Stephen J. Schueler, M.D.

Depression Types

Types of depression include:

Depression Bipolar Disorder

Once referred to as manic-depressive disorder, this type of depression alternates with periods of mania. The depression and mania seem to cycle back and forth. Manic episodes are typically periods of time where the individual has excess energy, impulsive behavior, racing thought, poor judgment, and often socially inappropriate behavior.

Depression Dysthymic Disorder

This disorder is characterized by episodes of depression that do not qualify as major depression, but have been on and off for at least two years duration. Although dysthymic disorder tends to be a mild form of depression, it can still be quite debilitating.

Depression Grief

Grief is natural emotional healing that people go through when adjusting a major loss. Grief may cause the same symptoms as depression, but are temporary.

Depression Major Depression

Major depression is the most serious kind of depression. It is characterized by a constant depressed mood and loss of interest in all activities that lasts for at least two weeks.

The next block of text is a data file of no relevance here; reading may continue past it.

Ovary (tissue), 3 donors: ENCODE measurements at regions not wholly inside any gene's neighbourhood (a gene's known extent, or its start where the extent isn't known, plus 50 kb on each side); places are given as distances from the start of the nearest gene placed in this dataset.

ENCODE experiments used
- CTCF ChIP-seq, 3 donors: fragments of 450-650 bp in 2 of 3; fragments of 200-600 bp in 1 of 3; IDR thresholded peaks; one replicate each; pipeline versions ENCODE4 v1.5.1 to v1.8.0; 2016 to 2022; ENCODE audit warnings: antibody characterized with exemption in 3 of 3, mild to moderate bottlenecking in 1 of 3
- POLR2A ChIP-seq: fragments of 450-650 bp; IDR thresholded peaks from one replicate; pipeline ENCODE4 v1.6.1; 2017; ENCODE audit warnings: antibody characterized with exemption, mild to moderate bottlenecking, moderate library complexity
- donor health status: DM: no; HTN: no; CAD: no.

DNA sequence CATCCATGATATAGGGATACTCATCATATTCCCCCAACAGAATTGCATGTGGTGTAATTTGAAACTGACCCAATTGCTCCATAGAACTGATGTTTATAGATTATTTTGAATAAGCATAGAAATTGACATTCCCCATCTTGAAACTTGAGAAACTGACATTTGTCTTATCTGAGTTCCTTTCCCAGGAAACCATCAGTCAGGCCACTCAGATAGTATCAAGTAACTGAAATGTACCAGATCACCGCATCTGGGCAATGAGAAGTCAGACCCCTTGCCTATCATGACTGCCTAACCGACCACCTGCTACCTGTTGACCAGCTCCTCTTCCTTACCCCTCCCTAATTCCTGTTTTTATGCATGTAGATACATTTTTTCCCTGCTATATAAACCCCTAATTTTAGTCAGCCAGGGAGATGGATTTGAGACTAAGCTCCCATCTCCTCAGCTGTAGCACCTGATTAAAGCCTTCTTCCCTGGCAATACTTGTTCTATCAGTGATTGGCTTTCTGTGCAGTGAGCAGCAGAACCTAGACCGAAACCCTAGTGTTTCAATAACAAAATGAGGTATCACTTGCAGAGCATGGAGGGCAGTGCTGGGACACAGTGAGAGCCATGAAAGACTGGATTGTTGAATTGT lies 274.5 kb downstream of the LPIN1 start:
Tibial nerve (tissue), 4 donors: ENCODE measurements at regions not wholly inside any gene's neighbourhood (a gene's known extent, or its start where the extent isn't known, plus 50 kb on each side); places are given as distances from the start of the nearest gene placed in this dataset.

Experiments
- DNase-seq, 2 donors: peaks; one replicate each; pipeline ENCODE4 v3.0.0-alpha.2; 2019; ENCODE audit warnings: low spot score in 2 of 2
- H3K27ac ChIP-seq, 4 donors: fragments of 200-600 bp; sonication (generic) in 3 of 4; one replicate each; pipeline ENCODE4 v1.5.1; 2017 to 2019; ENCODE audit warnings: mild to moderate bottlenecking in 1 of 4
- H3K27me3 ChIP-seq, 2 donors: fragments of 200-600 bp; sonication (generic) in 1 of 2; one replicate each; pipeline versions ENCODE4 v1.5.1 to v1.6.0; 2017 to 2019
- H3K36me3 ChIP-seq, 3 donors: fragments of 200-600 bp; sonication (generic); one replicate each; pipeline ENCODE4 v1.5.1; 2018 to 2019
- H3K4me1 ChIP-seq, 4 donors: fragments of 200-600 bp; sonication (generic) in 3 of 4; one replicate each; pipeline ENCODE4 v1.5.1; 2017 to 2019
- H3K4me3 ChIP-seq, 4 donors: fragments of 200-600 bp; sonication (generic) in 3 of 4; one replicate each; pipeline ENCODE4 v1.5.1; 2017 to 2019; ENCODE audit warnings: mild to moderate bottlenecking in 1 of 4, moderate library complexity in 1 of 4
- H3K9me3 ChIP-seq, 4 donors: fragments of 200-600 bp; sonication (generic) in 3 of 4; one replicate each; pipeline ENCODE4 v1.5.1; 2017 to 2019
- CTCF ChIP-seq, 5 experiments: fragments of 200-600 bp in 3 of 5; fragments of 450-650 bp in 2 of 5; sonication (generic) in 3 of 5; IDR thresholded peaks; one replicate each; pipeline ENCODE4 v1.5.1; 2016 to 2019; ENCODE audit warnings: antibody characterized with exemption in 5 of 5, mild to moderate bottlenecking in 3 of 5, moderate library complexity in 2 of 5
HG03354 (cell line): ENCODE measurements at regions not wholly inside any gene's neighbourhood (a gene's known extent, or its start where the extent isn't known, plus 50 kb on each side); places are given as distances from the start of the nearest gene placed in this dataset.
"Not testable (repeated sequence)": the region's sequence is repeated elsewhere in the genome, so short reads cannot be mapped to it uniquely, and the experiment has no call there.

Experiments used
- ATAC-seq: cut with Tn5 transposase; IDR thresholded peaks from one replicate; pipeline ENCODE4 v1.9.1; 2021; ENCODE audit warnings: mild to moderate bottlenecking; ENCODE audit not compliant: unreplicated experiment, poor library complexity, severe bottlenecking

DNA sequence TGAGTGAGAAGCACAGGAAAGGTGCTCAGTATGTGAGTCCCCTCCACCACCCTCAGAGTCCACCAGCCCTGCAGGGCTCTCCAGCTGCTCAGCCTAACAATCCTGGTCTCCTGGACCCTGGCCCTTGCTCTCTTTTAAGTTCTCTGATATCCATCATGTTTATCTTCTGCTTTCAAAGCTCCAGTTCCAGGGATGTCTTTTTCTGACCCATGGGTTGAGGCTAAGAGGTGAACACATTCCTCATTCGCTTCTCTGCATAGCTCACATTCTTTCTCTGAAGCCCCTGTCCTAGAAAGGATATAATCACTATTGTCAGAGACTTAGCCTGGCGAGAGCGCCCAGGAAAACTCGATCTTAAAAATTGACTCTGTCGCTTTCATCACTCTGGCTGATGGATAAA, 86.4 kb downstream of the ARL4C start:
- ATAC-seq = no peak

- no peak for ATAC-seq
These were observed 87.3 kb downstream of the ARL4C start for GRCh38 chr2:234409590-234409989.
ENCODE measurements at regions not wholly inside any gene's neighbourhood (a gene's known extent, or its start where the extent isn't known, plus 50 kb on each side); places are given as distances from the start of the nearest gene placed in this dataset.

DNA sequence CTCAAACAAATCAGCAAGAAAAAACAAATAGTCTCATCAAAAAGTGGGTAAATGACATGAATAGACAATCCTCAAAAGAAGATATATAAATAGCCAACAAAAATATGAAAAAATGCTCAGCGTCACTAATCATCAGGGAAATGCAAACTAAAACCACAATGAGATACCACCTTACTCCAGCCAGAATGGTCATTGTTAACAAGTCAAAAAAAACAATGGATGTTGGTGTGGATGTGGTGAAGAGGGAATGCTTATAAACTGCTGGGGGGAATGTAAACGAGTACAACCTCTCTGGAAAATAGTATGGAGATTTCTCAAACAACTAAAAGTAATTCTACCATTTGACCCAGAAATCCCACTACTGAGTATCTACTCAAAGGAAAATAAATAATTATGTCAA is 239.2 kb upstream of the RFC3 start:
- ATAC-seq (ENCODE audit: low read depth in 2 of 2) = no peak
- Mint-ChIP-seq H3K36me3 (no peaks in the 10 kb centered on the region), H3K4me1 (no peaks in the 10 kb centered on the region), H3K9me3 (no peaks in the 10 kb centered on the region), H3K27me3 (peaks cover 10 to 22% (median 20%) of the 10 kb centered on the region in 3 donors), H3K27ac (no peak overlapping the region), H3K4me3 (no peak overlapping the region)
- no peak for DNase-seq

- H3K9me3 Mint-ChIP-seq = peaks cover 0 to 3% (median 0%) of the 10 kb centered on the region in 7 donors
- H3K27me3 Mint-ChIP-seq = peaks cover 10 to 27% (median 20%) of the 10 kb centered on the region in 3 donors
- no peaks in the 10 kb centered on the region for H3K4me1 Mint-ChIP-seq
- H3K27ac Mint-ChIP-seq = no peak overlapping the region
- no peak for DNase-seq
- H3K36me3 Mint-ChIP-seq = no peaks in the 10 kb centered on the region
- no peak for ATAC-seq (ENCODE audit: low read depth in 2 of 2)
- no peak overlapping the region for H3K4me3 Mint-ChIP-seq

Other features include a profound lack of energy, a distorted, negative self-image, and deep sadness or hopelessness. It can be moderate to severe and pass in a matter of months or last for years without treatment. Major depression is thought to be caused by a disturbance in brain chemistry rather than a psychological reaction to external events.

Depression OAD

When a medical problem or a drug is responsible for the depression, then the condition is referred to as organic affective disorder (OAD). This occurs due to one or more biological effects on the brain.

Depression SAD

Seasonal affective disorder (SAD) is a type of major depression. People with SAD have episodes of depression in the autumn and winter months. The symptoms normally lessen in the spring and summer and at times may completely resolve.

Depression Situational Depression

This is the least serious form of depression. It is part of a normal reaction to upsetting events. Temporary depression following a divorce, the death of a loved one, or the loss of a job is considered to be normal. Situational depression usually lasts for several weeks to a few months at most. Sometimes situational depression will escalate into major depression.

Depression Teenage Depression

Teenage depression is seen during the teenage years. These teenagers have constant sadness, are discouraged, and have no confidence. Depression is common in this age group because of the normal conflicts and stresses that go along with growing-up.

Triggers for teenage depression:

  • Death of a friend or relative
  • Drug or alcohol abuse
  • Failure at school may trigger teenage depression
  • Medical or mental illness
  • Poor relationships with classmates
  • Strained boyfriend or girlfriend relationships

Last Updated: Dec 9, 2010 References
Authors: Stephen J. Schueler, MD; John H. Beckett, MD; D. Scott Gettings, MD
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PubMed Depression References
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